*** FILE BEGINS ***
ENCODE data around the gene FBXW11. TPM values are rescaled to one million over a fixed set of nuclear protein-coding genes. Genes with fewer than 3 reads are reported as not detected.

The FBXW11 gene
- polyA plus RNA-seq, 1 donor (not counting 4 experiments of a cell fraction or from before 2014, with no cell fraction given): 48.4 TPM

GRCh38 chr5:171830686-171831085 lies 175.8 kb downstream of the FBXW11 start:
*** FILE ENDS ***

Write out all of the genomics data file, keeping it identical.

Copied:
ENCODE data around the gene FBXW11. TPM values are rescaled to one million over a fixed set of nuclear protein-coding genes. Genes with fewer than 3 reads are reported as not detected.

The FBXW11 gene
- polyA plus RNA-seq, 1 donor (not counting 4 experiments of a cell fraction or from before 2014, with no cell fraction given): 48.4 TPM

GRCh38 chr5:171830686-171831085 lies 175.8 kb downstream of the FBXW11 start: